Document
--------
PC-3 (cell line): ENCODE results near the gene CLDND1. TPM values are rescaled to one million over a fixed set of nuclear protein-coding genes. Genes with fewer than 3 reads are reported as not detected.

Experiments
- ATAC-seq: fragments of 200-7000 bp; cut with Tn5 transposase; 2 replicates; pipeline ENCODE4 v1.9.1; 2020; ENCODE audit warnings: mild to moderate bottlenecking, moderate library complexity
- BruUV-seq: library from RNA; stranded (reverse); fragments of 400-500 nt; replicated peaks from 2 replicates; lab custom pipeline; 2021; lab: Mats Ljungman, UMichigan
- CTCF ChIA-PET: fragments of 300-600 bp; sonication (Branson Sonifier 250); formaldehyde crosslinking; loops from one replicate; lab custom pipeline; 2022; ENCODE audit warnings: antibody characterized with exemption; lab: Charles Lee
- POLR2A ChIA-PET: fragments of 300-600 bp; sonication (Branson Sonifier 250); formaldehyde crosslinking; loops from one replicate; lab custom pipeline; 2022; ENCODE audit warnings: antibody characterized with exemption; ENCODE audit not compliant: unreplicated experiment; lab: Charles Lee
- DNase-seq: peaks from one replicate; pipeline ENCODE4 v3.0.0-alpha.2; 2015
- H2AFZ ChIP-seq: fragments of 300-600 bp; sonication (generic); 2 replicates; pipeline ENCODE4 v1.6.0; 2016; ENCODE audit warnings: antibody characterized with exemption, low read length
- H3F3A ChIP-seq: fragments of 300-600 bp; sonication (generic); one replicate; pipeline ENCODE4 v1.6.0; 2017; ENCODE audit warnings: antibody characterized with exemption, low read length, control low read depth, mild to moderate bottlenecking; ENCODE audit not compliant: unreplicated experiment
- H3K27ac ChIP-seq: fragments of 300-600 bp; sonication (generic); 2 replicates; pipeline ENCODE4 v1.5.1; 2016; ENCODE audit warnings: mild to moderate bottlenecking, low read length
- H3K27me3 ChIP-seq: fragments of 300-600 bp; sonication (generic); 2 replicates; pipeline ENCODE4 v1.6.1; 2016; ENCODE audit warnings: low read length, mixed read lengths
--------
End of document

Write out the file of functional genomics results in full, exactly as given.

PC-3 (cell line): ENCODE results near the gene CLDND1. TPM values are rescaled to one million over a fixed set of nuclear protein-coding genes. Genes with fewer than 3 reads are reported as not detected.

Experiments
- ATAC-seq: fragments of 200-7000 bp; cut with Tn5 transposase; 2 replicates; pipeline ENCODE4 v1.9.1; 2020; ENCODE audit warnings: mild to moderate bottlenecking, moderate library complexity
- BruUV-seq: library from RNA; stranded (reverse); fragments of 400-500 nt; replicated peaks from 2 replicates; lab custom pipeline; 2021; lab: Mats Ljungman, UMichigan
- CTCF ChIA-PET: fragments of 300-600 bp; sonication (Branson Sonifier 250); formaldehyde crosslinking; loops from one replicate; lab custom pipeline; 2022; ENCODE audit warnings: antibody characterized with exemption; lab: Charles Lee
- POLR2A ChIA-PET: fragments of 300-600 bp; sonication (Branson Sonifier 250); formaldehyde crosslinking; loops from one replicate; lab custom pipeline; 2022; ENCODE audit warnings: antibody characterized with exemption; ENCODE audit not compliant: unreplicated experiment; lab: Charles Lee
- DNase-seq: peaks from one replicate; pipeline ENCODE4 v3.0.0-alpha.2; 2015
- H2AFZ ChIP-seq: fragments of 300-600 bp; sonication (generic); 2 replicates; pipeline ENCODE4 v1.6.0; 2016; ENCODE audit warnings: antibody characterized with exemption, low read length
- H3F3A ChIP-seq: fragments of 300-600 bp; sonication (generic); one replicate; pipeline ENCODE4 v1.6.0; 2017; ENCODE audit warnings: antibody characterized with exemption, low read length, control low read depth, mild to moderate bottlenecking; ENCODE audit not compliant: unreplicated experiment
- H3K27ac ChIP-seq: fragments of 300-600 bp; sonication (generic); 2 replicates; pipeline ENCODE4 v1.5.1; 2016; ENCODE audit warnings: mild to moderate bottlenecking, low read length
- H3K27me3 ChIP-seq: fragments of 300-600 bp; sonication (generic); 2 replicates; pipeline ENCODE4 v1.6.1; 2016; ENCODE audit warnings: low read length, mixed read lengths